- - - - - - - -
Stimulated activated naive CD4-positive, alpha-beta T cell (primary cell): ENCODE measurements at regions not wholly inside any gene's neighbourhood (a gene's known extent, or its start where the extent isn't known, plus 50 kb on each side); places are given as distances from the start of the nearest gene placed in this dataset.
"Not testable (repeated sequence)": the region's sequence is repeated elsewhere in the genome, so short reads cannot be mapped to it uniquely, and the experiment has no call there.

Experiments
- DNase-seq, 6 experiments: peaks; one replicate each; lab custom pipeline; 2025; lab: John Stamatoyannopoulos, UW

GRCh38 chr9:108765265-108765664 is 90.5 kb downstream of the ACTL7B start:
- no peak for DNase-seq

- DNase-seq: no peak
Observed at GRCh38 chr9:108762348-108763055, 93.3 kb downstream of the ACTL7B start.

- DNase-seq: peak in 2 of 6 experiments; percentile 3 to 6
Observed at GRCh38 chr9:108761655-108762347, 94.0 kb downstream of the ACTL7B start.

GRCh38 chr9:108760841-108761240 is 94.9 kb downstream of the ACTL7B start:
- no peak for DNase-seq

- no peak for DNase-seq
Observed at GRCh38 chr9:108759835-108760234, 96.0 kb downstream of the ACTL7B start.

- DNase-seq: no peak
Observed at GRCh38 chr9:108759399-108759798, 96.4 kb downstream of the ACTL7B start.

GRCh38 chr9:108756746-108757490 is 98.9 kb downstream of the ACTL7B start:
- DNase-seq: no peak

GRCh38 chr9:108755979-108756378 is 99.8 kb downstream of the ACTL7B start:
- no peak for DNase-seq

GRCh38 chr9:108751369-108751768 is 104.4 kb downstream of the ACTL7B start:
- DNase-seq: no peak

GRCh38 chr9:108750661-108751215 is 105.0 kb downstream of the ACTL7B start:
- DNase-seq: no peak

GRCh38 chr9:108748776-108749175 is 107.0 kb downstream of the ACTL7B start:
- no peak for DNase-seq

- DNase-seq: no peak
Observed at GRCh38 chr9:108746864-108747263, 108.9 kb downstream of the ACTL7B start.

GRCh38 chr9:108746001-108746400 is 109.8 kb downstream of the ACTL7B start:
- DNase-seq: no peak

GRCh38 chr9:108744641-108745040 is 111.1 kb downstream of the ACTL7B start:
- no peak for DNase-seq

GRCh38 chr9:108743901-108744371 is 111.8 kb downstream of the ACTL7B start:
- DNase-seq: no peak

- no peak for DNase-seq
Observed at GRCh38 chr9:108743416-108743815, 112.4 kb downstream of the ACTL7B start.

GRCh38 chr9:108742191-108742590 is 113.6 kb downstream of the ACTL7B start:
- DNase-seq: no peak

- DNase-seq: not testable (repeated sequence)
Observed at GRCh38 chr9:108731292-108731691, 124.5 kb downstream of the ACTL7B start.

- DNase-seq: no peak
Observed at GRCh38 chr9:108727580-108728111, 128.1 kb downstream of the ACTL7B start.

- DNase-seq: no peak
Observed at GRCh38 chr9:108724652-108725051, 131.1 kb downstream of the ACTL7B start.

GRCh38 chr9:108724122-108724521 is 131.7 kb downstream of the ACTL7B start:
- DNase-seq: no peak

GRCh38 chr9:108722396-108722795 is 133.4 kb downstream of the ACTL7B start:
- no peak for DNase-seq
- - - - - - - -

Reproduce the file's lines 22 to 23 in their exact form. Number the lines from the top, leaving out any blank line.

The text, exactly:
- DNase-seq: no peak

GRCh38 chr9:108750661-108751215 is 105.0 kb downstream of the ACTL7B start: